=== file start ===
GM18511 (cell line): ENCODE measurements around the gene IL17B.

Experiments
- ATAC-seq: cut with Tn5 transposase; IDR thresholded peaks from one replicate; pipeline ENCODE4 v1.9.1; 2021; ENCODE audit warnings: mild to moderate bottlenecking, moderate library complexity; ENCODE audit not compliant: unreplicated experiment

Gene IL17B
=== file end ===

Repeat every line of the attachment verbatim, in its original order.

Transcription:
GM18511 (cell line): ENCODE measurements around the gene IL17B.

Experiments
- ATAC-seq: cut with Tn5 transposase; IDR thresholded peaks from one replicate; pipeline ENCODE4 v1.9.1; 2021; ENCODE audit warnings: mild to moderate bottlenecking, moderate library complexity; ENCODE audit not compliant: unreplicated experiment

Gene IL17B